From the Portland Business Journal:
OHSU and other Oregon hospitals overbilled Medicare by millions
Oregon hospitals overbilled Medicare $23 million in 2013, an increase of $8 million over the previous year, a new analysis has revealed.
The state’s overbilling does not place Oregon high on a list of the worst states with Medicare waste — it only ranks 39th out of the 50 states — but does contribute to mismanagement that drained $46 billion in lost funds from the Medicare Trust Fund in 2014, says the advocacy group Council for Medicare Integrity.
“If every state’s doing this to varying degrees, you can understand why there’s a $46 billion loss to Medicare over the past year alone due to overbilling,” council spokeswoman Kristin Walter said.
Much of the overbilling occurs due to bookkeeping and billing mistakes, Walter said. Procedures are billed incorrectly, or are mistakenly billed to Medicare multiple times. Medicare fraud also occurs, but less frequently.
That’s mainly what happened with Oregon Health & Science University between 2010 and 2012, during which the hospital ran up more than $2.4 million in Medicare overbillings from 57 incorrectly billed inpatient claims, according to an October 2014 review by the Department of Health and Human Services.
More than three-quarters of the OHSU overbillings occurred due to a paperwork mix-up over bone marrow and stem cell transplants, says the report from the HHS Office of Inspector General. OHSU staff billed the procedures as inpatient care when they should have been billed as outpatient care.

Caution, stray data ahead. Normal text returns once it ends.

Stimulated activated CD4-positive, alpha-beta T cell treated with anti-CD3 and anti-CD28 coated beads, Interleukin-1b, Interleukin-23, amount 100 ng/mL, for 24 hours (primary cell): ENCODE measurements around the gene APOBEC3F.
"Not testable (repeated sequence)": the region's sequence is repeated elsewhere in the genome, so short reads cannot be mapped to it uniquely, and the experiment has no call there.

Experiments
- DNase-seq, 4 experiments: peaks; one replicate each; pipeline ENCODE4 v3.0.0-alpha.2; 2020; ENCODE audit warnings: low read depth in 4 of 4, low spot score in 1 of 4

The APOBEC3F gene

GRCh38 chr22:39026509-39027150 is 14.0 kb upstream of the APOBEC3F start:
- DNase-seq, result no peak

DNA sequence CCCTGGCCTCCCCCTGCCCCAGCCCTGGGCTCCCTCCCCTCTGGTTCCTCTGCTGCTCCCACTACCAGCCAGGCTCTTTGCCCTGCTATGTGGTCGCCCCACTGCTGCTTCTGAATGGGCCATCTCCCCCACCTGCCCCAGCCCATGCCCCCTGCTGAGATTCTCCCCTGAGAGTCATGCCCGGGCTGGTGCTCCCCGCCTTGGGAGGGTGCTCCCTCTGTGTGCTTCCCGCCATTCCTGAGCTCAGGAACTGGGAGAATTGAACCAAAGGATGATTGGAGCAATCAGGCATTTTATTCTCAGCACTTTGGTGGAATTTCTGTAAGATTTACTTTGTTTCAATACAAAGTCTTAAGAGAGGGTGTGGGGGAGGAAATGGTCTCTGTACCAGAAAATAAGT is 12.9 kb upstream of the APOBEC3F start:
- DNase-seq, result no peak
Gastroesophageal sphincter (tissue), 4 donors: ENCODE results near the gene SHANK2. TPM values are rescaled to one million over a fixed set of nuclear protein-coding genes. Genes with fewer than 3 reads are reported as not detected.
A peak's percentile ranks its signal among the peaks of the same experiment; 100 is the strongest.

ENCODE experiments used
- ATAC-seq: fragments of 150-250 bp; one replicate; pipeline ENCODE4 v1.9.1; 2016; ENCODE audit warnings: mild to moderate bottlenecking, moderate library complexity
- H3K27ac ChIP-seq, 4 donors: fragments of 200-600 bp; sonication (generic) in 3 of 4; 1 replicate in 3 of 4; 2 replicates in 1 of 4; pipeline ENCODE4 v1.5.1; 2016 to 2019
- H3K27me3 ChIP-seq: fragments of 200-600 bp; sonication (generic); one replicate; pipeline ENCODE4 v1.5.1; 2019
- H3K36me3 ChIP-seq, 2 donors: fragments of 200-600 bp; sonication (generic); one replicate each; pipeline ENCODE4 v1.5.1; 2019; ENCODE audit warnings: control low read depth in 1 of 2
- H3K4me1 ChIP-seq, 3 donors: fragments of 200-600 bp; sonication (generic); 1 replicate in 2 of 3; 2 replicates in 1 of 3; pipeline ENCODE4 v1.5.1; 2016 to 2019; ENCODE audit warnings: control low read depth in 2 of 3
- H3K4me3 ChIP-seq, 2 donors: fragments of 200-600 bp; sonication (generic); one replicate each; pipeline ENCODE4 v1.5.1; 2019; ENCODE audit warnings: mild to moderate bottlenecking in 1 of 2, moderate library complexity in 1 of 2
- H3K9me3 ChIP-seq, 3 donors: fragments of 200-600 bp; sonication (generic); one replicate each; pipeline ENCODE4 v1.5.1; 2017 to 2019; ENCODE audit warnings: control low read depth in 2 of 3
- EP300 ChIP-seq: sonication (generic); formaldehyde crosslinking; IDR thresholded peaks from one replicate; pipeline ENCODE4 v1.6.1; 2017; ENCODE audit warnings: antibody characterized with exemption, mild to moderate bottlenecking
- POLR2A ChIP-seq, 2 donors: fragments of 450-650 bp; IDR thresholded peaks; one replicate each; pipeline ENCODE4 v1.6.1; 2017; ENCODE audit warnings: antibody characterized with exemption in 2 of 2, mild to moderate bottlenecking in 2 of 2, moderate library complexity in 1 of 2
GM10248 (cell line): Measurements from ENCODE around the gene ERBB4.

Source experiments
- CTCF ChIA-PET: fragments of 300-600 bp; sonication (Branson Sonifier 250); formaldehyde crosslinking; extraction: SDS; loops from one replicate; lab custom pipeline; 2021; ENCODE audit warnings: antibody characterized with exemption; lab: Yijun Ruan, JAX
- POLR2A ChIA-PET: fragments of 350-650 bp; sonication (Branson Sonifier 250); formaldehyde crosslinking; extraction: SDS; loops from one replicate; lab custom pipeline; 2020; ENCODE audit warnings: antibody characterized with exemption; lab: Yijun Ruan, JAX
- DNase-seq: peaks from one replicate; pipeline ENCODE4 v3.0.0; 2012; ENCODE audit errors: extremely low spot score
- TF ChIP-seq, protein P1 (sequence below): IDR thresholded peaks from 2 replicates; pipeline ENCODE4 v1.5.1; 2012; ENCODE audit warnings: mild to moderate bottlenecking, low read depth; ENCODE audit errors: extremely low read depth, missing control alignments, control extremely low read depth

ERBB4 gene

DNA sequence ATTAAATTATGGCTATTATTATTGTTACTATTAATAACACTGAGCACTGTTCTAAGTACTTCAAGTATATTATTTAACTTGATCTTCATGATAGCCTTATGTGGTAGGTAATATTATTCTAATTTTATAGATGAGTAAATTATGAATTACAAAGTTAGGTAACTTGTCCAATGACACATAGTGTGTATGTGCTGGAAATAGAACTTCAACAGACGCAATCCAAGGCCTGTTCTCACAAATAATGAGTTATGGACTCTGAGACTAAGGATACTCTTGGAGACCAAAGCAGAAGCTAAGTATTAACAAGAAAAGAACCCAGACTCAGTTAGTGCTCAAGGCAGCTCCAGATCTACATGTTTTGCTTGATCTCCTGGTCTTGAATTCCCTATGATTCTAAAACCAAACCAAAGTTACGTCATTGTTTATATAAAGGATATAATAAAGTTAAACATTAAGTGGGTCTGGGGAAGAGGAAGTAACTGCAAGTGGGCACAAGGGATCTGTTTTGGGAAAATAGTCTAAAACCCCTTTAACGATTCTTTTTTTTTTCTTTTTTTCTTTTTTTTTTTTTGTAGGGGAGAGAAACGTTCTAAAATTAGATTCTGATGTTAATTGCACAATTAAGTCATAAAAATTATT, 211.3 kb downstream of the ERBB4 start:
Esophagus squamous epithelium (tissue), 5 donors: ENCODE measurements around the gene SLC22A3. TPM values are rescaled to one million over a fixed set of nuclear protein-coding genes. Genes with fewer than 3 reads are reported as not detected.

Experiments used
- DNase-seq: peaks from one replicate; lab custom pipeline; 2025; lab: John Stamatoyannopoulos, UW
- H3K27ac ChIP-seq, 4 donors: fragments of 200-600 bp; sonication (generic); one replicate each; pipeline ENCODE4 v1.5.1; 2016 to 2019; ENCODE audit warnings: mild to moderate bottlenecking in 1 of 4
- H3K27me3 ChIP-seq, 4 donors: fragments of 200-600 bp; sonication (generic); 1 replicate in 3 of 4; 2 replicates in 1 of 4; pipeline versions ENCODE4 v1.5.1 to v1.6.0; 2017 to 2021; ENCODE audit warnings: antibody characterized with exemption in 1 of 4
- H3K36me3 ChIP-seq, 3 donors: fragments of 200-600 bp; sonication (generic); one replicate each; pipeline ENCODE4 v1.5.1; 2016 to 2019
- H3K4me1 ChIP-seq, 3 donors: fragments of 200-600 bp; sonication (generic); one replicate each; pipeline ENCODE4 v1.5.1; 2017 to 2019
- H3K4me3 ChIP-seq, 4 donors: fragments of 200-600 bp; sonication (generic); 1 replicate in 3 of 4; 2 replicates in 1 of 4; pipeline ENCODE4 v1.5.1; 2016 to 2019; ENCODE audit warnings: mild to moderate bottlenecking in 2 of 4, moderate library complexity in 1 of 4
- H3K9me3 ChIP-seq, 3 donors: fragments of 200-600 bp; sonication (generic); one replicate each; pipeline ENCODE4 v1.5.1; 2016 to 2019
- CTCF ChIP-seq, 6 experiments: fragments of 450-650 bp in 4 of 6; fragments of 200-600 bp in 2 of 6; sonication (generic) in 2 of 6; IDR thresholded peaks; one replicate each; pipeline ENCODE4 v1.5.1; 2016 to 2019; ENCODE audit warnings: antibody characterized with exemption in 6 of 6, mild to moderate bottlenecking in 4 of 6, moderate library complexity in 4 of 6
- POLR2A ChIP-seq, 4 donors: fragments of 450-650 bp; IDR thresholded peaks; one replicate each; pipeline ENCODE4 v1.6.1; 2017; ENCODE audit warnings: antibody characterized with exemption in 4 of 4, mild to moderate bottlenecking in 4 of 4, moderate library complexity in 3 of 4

In a response letter, OHSU agreed with the findings and said it had already refunded the $2.4 million.
Medicare overbilling is a growing problem in the U.S., with the rate of improper payments rising steadily from 8.6 percent to 12.7 percent between 2011 and 2014, the Council for Medicare Integrity states.
The group advocates for the continued funding of the Recovery Audit Contractor Program, under which the Centers for Medicare and Medicaid Services hires auditing firms to review Medicare payments for errors.
The program has an average accuracy rating of 96 percent and has recovered more than $8.9 billion in improper Medicare payments since its inception in 2009.
Examples of billing mistakes found by auditors include:
- Home health care that started after beneficiaries’ deaths
- Oncology radiation calculations that were billed by a provider and a physicist one week before the patient was seen in the office
- Drugs paid for 10 times the amount administered
- Hospital claims coded with illnesses the patient didn’t have
- Excessive units of medication, where the billed dose would be harmful or lethal
Read the full article here.